Most bromeliads only bloom once. Since they grow by adding new leaves from the center, growth becomes impossible after flowering since the inflorescence blocks new leaf growth.

When your bromeliad is large/mature enough to bloom and you would like to encourage quick growth, make sure it is fertilized and watered well with the proper amount of light and warmth. A small addition of Epsom salts may help to promote growth and blooming.

Cut off the flower head when it ceases to hold color.

Pups can form at any time, but most start after the bromeliad begins to bloom. The pups can be separated when they reach about 1/3 to 1/2 the size of the parent plant. If the pup is forming roots, it will be more likely to survive on its own. The longer the pup remains on the parent plant, the quicker they will reach maturity. Remove the pups by cutting with a sharp knife or clippers as close to the parent plant as possible.

The type of potting mix depends on your type of bromeliad. Most common bromeliads enjoy a light, well-draining mix. A standard mix consists of mulch/pine bark nuggets, perlite, and composted peat or professional potting mix (a soil-less mix).

Bromeliads typically do not need large amounts of fertilizer due to their slow growing nature. The best course of action when it comes to fertilizer is to use a slow, time-release fertilizer lightly sprinkled around the base of the plant. Never distribute fertilizer directly in the cup of tank bromeliads because it will burn the foliage. You can also utilize liquid fertilizer at 1/2 to 1/4 of the recommended strength, spraying several times per season.

Tank bromeliads, ones that have a rosette of overlapping leaves, should have the rosette kept full of distilled or rainwater. Flush out the tank every couple of months and refill it with fresh water to clear out any organic debris and decrease the chances of fungal rot. Keep the soil moist, but not wet.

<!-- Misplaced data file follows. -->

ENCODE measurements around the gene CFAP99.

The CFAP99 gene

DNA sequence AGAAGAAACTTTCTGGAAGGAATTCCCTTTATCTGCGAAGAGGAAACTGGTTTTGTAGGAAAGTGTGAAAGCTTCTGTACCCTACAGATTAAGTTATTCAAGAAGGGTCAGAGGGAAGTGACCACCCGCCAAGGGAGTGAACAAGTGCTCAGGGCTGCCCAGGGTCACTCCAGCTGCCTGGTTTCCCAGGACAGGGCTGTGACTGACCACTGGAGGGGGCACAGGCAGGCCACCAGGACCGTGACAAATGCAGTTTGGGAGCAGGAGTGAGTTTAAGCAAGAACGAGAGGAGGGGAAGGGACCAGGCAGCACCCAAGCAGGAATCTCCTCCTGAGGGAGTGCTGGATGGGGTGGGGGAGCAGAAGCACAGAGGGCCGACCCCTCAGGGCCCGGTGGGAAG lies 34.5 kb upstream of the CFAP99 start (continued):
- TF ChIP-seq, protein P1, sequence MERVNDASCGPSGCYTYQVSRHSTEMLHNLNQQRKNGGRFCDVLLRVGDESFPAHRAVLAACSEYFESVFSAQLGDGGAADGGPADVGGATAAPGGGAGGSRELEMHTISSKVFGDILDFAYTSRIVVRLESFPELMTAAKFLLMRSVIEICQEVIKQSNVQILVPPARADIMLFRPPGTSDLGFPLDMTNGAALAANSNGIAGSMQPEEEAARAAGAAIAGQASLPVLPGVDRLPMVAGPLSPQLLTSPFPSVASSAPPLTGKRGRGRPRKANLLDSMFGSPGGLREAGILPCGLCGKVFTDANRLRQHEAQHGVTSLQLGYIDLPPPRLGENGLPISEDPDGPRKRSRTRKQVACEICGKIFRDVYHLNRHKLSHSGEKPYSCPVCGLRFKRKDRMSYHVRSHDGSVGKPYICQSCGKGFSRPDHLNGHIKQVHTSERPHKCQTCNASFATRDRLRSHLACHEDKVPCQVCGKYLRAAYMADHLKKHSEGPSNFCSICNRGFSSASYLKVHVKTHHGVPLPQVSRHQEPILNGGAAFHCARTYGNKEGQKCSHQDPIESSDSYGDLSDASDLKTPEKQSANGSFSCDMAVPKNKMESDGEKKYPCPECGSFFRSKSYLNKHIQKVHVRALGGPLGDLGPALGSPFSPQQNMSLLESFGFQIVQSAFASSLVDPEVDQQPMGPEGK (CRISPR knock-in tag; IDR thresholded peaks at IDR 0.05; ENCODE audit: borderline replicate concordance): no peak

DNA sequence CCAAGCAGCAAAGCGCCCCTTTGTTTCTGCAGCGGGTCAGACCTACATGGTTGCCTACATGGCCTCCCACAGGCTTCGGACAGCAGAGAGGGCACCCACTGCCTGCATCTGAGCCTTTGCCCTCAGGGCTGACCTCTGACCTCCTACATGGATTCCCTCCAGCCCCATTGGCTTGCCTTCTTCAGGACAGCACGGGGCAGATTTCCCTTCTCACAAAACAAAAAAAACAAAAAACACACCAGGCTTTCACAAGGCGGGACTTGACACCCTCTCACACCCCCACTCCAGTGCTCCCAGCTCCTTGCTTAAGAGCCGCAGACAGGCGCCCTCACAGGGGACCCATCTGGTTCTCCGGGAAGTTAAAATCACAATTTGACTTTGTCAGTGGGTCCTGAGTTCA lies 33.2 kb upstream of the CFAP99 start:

The type of bromeliad will determine the amount of light. If the varietal’s leaves are soft and flexible, especially if they are spineless (Guzmanias and Vrieseas), they grow best in lower light areas. Bromeliads with stiffer, spiny leaves (Aechmeas and Neoregelias) or Tillandsias enjoy hard light.

If your bromeliad begins to lose its bright color, it may not be getting enough light. When your bromeliad’s color begins to fade or bleach, or if brown sunspots form on the leaves, it is getting too much sun.

Hard water can cause a white substance to form around the outside edges of leaves near their base on tank bromeliads. This is caused by the high mineral content in your water, which can form deposits of this white substance that can injure the leaves. Another cause could be excessive fertilizing.

If your plant has already flowered there isn’t much you can do. Bromeliads only bloom once and produce pups, which grow and take nourishment from the parent plant and then bloom themselves.

If your bromeliad has not yet bloomed, check to see if the growing conditions are adequate for the type of bromeliad you own. (See above questions.)

Scale and mealy bugs are the most common pests for bromeliads. For small cases, wipe down the affected area with a cotton swab dipped in rubbing alcohol. If your bromeliad(s) have a larger infestation, try mixing dishwashing detergent or baby shampoo with water and spraying the infected areas and then rinse the plants with clean water. Do not use oil-based insecticides.